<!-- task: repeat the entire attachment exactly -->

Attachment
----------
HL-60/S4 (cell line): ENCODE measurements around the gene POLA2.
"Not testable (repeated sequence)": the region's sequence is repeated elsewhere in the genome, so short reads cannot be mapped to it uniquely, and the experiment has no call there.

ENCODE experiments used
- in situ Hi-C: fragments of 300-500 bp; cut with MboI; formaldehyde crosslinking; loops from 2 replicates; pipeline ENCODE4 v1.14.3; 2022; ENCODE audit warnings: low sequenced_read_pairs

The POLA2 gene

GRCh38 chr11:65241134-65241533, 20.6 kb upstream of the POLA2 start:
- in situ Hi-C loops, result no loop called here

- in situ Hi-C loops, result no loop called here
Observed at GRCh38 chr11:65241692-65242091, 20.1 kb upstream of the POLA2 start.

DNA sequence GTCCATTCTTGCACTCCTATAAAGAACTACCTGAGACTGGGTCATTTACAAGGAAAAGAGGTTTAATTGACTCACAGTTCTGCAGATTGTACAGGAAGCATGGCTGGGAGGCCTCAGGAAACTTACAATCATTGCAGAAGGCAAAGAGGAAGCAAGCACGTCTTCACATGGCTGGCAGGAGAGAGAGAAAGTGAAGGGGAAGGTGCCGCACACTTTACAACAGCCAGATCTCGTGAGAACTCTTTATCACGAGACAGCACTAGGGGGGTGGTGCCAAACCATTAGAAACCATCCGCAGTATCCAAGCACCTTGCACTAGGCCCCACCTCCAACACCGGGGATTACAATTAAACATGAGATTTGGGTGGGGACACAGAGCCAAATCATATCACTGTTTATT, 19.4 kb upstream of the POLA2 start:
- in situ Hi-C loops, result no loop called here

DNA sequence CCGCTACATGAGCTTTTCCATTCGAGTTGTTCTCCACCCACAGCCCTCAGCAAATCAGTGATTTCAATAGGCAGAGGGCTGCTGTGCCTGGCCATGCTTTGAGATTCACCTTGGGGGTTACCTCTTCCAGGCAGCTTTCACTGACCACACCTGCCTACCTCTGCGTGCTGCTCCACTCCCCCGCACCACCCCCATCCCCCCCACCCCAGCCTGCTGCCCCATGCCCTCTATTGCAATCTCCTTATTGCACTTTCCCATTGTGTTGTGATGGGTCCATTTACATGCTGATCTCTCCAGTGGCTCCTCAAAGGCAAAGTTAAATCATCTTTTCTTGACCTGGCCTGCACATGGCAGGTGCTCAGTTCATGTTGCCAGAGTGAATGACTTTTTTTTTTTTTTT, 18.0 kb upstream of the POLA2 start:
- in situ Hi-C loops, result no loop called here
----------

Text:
HL-60/S4 (cell line): ENCODE measurements around the gene POLA2.
"Not testable (repeated sequence)": the region's sequence is repeated elsewhere in the genome, so short reads cannot be mapped to it uniquely, and the experiment has no call there.

ENCODE experiments used
- in situ Hi-C: fragments of 300-500 bp; cut with MboI; formaldehyde crosslinking; loops from 2 replicates; pipeline ENCODE4 v1.14.3; 2022; ENCODE audit warnings: low sequenced_read_pairs

The POLA2 gene

GRCh38 chr11:65241134-65241533, 20.6 kb upstream of the POLA2 start:
- in situ Hi-C loops, result no loop called here

- in situ Hi-C loops, result no loop called here
Observed at GRCh38 chr11:65241692-65242091, 20.1 kb upstream of the POLA2 start.

DNA sequence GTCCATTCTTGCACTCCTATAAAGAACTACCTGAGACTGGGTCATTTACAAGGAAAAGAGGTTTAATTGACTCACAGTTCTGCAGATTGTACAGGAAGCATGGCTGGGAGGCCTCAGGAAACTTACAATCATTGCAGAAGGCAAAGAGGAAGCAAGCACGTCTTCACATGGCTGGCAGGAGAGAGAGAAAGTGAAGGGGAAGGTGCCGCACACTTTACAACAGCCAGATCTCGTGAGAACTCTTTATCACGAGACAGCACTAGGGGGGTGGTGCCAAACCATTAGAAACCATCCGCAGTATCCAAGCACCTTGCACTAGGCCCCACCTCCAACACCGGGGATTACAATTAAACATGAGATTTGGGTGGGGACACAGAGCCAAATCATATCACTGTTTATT, 19.4 kb upstream of the POLA2 start:
- in situ Hi-C loops, result no loop called here

DNA sequence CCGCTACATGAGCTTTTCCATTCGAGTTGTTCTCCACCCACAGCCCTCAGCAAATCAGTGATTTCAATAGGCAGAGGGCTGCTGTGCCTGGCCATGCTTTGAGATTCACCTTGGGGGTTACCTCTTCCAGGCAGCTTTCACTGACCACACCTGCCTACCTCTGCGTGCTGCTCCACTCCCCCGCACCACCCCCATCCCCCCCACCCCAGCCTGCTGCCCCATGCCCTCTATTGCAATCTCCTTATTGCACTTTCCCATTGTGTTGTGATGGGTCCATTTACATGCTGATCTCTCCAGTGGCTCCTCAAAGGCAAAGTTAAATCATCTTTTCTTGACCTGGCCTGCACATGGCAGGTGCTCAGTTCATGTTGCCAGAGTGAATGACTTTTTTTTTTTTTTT, 18.0 kb upstream of the POLA2 start:
- in situ Hi-C loops, result no loop called here